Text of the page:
• Straw decay;
  • white-rot;
  • digestibility improvement;
  • lignin biodegradation;
  • polysaccharide biodegradation;
  • phenolic acids;
  • lignin monomers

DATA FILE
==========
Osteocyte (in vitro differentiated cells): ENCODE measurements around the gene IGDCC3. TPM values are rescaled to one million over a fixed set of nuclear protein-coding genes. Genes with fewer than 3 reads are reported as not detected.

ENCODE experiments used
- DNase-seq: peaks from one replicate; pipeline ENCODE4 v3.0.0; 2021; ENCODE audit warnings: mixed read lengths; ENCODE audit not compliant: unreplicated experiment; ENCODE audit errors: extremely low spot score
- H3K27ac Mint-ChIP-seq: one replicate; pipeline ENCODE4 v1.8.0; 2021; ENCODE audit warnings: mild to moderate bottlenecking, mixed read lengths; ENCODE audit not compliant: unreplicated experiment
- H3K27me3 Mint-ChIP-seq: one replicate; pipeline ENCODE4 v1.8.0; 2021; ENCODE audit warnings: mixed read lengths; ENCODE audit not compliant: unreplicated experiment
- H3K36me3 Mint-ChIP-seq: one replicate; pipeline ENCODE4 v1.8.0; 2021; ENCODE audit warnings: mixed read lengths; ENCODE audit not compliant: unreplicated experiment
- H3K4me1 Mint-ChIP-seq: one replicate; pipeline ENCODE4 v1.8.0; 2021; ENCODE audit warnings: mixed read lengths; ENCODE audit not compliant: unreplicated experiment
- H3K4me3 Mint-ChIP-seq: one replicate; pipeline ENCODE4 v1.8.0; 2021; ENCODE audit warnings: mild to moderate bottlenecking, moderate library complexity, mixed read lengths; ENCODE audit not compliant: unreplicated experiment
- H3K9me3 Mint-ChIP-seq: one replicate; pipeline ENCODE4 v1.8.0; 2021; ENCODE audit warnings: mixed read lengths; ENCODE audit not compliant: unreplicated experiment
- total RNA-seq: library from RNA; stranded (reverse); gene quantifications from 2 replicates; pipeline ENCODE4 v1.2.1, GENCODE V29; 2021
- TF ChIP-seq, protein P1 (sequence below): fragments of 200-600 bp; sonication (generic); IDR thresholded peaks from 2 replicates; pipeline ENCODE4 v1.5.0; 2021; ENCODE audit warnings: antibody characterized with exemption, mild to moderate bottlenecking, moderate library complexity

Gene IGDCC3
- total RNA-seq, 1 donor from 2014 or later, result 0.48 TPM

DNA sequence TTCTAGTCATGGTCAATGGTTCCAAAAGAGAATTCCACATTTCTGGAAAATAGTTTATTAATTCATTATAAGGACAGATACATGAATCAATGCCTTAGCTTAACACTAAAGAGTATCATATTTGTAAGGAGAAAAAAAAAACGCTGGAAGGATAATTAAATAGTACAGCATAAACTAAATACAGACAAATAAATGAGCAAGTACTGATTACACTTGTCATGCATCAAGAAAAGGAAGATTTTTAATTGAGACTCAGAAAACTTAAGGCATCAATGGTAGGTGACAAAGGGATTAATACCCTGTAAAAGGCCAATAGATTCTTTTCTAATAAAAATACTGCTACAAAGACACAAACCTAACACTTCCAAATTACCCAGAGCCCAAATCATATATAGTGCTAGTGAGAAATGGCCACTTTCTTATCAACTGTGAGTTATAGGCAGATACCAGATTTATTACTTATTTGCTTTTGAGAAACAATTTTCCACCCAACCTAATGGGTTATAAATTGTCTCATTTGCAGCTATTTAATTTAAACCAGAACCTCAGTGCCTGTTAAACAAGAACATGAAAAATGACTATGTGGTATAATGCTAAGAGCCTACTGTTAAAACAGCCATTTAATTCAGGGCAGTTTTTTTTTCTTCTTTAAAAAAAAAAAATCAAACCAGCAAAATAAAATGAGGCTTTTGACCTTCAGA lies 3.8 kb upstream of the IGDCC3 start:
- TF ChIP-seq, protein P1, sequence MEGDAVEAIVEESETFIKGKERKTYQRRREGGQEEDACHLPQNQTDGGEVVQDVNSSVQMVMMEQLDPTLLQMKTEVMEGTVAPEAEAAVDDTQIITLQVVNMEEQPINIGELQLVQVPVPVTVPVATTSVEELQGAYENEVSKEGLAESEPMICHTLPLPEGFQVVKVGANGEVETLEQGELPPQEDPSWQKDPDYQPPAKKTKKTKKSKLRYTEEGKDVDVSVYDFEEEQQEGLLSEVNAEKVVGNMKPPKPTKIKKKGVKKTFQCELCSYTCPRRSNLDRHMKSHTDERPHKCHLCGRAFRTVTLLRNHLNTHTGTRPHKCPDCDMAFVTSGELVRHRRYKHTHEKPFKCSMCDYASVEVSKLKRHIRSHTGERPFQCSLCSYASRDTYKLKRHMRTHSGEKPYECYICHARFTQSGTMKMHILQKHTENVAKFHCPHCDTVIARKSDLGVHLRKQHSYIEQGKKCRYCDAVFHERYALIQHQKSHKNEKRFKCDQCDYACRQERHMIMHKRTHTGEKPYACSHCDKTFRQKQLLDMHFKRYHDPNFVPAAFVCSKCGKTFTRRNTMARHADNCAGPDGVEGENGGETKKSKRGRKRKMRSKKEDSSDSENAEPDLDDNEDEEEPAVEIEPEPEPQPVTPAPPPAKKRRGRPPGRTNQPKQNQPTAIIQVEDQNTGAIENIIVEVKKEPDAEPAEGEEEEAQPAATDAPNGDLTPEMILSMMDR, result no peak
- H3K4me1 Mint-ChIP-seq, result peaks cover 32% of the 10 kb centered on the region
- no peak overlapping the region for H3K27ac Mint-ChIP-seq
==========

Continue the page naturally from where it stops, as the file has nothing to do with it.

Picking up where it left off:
Structural changes and resulting in-vitro dry matter digestibility (IVDMD) were determined during the course of solid-state fermentation of wheat straw using the lignin-degrading white-rot fungi Sporotrichum pulverulentum, Pycnoporus cinnabarinus and Cyathus stercoreus. The first fungus grew very rapidly on straw but degraded hemicelluloses and cellulose non-selectively resulting in very low IVDMD increases (50% after 35% weight loss). P. cinnabarinus and C. stercoreus preferentially degraded hemicelluloses achieving high improvements in IVDMD (maximum increase of 63 and 94%, respectively) with limited dry weight losses (12 and 18% after 7 and 13 days, respectively). The three fungi exhibited some selectivity among the individual hemicellulose components: O-acetyls were removed essentially at the same rate as xylan, while uronic acids accumulated as incubation proceeded. Conversely, the arabinose content decreased rapidly, especially with C. stercoreus and P. cinnabarinus, suggesting that removal of this pentose was partly responsible for digestibility improvement. Esterified phenolic acids were rapidly degraded during the first stages of decay by all three fungi although P. cinnabarinus and C. stercoreus degraded ferulic acid faster than p-coumaric acid. Lignin was preferentially degraded compared to polysaccharides by all three fungi. The amount of lignin removed, as determined by Klason, correlated well with IVDMD improvement (r=−0.97), while acid detergent lignin (ADL) showed a lower correlation (r=-0.86). Acidolysis yields of decayed lignin pointed to preferential degradation of β-O-4 ether linked units by the fungi. Syringyl units were removed faster than guaiacyl units only after 5 to 10% weight loss was obtained.